Are you facing piles of debt? Are you on the verge of foreclosure or car repossession? You may think your future is bleak. However, Chapter 13 bankruptcy allows you to reorganize and consolidate your debt into a Chapter 13 repayment plan, lasting between three to five years. You can save your non-exempt assets, stop the threat of immediate repossessions, and get on the path to financial stability.
At the Law Firm of Kevin D. Judd, our attorney will work with you to consolidate your debts and get you back on track. He knows every aspect of Chapter 13 bankruptcy and can help manage your case for debt restructuring.
Contact us today to learn more about filing Chapter 13 bankruptcy.
Chapter 13 bankruptcy allows you to consolidate and repay your debts back through a three-to-five-year repayment plan. You would make payments to the Chapter 13 trustee, who distributes those payments to your creditors. Upon completing the repayment plan, you may receive a discharge on remaining unsecured nonpriority debts. Examples of unsecured nonpriority debts include medical bills and credit cards not secured by collateral.
In a Chapter 13 bankruptcy, you keep your assets while the case is active and upon completing the repayment plan. Chapter 13 bankruptcy is sometimes called a “wage earner’s bankruptcy.” You must have some type of income to satisfy the repayment plan’s requirements. Income does not have to come from a traditional job.
Some Chapter 13 bankruptcy cases fail because filers do not complete their repayment plans. It is important to maintain income during your case. Additionally, you may be able to work with your bank to set up automatic payments to the trustee. This may help reduce the chances of not completing the repayment plan.
It depends. During the initial Chapter 13 filing process, there are paperwork and credit counseling requirements you must meet. You need to collect documentation on your debts, properties, and income. Documentation helps the bankruptcy court assess your ability to pay back your debts through a payment plan. The payment plan itself may take three to five years to complete.
There are some key differences between Chapter 7 and Chapter 13 bankruptcy.
In a Chapter 7 bankruptcy case, the trustee liquidates nonexempt assets to pay your creditors. You receive a discharge on remaining nonpriority debts. There is no three-to-five-year repayment plan, and you may not always be able to keep secured debts, such as a home or vehicle. However, there are bankruptcy exemptions that may sometimes exclude these assets from being included in the bankruptcy estate. Chapter 7 bankruptcy cases are also faster than Chapter 13 cases. Some Chapter 7 cases may complete within 100 days, as opposed to three to five years.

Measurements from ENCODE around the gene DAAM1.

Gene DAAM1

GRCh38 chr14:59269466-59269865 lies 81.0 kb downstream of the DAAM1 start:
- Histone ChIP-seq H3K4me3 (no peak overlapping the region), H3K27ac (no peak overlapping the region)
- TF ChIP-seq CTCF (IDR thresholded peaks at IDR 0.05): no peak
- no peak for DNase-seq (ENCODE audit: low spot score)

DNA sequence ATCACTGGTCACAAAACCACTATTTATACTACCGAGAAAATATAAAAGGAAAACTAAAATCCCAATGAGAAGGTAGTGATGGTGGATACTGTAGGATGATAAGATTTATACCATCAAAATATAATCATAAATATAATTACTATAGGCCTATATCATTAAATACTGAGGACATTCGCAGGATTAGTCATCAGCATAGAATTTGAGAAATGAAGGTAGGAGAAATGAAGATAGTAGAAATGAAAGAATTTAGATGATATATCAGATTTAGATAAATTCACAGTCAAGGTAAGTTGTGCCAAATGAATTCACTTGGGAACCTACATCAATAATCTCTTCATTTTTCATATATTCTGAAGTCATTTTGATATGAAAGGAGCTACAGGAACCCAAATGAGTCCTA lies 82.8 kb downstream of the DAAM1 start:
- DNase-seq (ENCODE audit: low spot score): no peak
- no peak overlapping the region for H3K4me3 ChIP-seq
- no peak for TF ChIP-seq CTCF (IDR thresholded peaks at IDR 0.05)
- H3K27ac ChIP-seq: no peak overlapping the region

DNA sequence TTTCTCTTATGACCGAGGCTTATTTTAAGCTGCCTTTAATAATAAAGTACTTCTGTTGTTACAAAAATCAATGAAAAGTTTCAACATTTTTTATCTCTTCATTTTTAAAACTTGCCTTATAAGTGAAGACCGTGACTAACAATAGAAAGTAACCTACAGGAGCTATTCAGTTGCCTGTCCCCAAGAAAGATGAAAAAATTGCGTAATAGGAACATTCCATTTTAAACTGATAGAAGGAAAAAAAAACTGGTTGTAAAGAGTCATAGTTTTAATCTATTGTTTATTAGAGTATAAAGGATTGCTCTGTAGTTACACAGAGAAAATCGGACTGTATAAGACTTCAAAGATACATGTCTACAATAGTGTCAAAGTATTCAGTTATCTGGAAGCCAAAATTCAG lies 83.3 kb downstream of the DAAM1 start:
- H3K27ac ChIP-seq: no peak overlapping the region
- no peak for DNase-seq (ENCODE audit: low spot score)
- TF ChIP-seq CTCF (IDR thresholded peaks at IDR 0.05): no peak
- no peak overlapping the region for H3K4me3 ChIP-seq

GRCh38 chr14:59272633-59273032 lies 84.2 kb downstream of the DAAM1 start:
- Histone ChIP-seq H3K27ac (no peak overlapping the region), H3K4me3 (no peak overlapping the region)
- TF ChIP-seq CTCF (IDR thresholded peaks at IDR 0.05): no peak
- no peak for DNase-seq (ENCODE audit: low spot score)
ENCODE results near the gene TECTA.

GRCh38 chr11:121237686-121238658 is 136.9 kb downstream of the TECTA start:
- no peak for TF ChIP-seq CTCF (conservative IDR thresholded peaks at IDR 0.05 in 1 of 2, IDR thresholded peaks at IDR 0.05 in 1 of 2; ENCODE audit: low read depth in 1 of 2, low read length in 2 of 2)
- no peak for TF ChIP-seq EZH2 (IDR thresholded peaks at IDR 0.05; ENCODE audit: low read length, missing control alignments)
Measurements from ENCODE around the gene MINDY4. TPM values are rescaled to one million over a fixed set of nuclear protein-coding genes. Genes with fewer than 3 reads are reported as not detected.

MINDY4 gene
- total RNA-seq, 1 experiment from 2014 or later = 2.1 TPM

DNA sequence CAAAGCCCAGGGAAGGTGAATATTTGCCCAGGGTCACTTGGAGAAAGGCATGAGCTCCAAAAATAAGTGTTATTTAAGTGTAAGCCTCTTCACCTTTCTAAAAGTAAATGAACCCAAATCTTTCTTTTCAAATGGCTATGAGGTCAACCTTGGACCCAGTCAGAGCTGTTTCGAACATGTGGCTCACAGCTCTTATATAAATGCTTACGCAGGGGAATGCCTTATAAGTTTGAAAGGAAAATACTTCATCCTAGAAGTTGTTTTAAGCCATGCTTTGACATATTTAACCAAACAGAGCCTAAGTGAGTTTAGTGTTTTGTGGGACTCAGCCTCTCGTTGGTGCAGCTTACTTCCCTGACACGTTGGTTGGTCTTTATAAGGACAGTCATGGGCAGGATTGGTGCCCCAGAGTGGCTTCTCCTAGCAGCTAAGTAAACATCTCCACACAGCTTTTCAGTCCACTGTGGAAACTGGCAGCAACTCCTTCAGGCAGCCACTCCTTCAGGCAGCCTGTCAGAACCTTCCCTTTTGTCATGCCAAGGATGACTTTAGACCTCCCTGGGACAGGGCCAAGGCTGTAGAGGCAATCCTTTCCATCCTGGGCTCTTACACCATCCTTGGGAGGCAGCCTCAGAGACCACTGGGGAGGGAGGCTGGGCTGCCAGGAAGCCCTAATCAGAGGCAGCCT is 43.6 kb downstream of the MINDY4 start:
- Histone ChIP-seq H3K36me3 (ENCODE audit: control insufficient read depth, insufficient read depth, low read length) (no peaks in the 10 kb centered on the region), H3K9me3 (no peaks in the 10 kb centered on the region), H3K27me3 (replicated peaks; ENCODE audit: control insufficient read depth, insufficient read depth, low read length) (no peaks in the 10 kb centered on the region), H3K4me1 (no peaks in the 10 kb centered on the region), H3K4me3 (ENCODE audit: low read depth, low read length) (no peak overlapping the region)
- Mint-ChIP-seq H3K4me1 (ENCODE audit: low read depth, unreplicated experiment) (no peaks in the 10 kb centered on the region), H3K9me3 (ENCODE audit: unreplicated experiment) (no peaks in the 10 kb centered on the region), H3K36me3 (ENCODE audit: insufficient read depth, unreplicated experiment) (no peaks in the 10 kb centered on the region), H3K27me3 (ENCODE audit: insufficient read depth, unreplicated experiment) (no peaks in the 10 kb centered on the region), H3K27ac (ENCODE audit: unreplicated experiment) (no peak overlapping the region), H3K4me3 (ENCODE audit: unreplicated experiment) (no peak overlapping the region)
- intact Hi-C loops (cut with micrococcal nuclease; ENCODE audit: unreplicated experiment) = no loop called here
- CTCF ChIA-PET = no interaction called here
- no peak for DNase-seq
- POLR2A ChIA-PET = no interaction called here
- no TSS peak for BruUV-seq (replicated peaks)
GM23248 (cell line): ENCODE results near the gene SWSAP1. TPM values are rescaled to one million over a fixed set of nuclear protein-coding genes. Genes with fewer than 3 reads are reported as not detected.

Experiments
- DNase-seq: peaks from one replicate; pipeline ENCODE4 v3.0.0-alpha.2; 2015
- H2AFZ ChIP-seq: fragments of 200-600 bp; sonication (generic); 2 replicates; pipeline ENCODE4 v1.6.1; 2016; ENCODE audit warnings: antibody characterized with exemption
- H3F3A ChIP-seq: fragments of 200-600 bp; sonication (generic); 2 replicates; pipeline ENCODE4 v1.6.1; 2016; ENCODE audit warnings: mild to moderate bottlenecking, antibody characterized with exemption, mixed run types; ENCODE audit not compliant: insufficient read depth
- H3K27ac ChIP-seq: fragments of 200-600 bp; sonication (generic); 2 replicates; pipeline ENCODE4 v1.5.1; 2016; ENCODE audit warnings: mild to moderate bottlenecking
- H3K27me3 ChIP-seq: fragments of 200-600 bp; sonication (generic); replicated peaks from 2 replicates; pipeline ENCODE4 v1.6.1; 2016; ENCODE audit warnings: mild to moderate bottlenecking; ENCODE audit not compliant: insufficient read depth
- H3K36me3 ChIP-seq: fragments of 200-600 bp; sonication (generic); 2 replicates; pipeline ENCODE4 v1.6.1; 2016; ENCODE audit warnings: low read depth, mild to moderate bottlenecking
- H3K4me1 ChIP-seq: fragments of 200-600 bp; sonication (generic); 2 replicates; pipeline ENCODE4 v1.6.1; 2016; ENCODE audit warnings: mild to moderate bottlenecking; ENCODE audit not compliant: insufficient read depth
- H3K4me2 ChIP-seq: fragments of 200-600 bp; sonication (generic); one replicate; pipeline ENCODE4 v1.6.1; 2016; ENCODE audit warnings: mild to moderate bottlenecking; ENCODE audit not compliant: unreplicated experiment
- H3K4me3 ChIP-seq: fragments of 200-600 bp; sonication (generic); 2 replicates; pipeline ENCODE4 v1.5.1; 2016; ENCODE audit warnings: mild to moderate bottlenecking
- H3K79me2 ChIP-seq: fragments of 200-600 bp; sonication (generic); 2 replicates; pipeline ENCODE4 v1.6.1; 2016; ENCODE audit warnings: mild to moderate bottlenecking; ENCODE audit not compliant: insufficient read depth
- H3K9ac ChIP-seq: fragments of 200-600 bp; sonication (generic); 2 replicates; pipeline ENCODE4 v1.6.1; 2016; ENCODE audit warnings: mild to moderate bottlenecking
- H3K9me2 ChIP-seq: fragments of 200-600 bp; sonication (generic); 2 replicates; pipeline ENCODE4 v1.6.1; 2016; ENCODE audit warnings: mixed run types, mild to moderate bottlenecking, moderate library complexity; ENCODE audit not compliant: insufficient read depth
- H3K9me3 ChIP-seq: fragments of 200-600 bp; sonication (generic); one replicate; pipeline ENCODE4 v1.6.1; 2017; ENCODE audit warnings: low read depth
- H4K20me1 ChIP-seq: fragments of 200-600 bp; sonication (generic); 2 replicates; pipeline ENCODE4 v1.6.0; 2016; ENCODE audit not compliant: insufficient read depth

In a Chapter 13 bankruptcy, you repay debts through a consolidated repayment plan. You can keep secured assets included in the bankruptcy estate as long as you continue making payments to creditors and successfully complete the plan.
Am I Eligible for Chapter 13 Bankruptcy?
There are eligibility requirements for Chapter 13 bankruptcy. You must have sufficient income to complete a Chapter 13 repayment plan. There are also Chapter 13 bankruptcy debt limits that change every three years. As of 2021, you cannot have more than $419,275 in unsecured debts and $1,257,850 in secured debts.
If you had a prior case dismissed within the past 180 days, you may also be ineligible to file a case under any bankruptcy chapter.
How to File for Chapter 13 Bankruptcy
To file for Chapter 13 bankruptcy, you will need to:
- Attend credit counseling before filing for bankruptcy
- Hire a knowledgeable bankruptcy attorney
- Fill out paperwork and gather detailed information on your income and expenses
- Submit bankruptcy petition, formally filing for bankruptcy and entering "automatic stay"
- Submit a payment plan with 14 days of filing for bankruptcy
- Have a meeting with all creditors within 21-50 days of filing
- Confirm the payment plan within 45 days of meeting
- Make payments for 3-5 years
- Attend a debtor education course before Chapter 13 bankruptcy is complete
When your repayment plan is complete, you will receive a discharge from the court and be free of most of your debt obligations. However, it’s important to note that certain debts may not be dischargeable under Chapter 13 bankruptcy such as child support payments, student loans, and some taxes.
Depending on your individual situation, you may benefit from Chapter 13 bankruptcy. If you have stable income and nonexempt property you want to keep, then Chapter 13 may be a great option.
Bankruptcy in general provides some initial benefits. An automatic stay goes into effect when you file for bankruptcy. Creditors must cease collection attempts for as long as the stay is in effect. The automatic stay may prevent foreclosure if you act quickly and continue making payments. Some Chapter 13 filers may be able to get caught up on past-due payments for secured debts.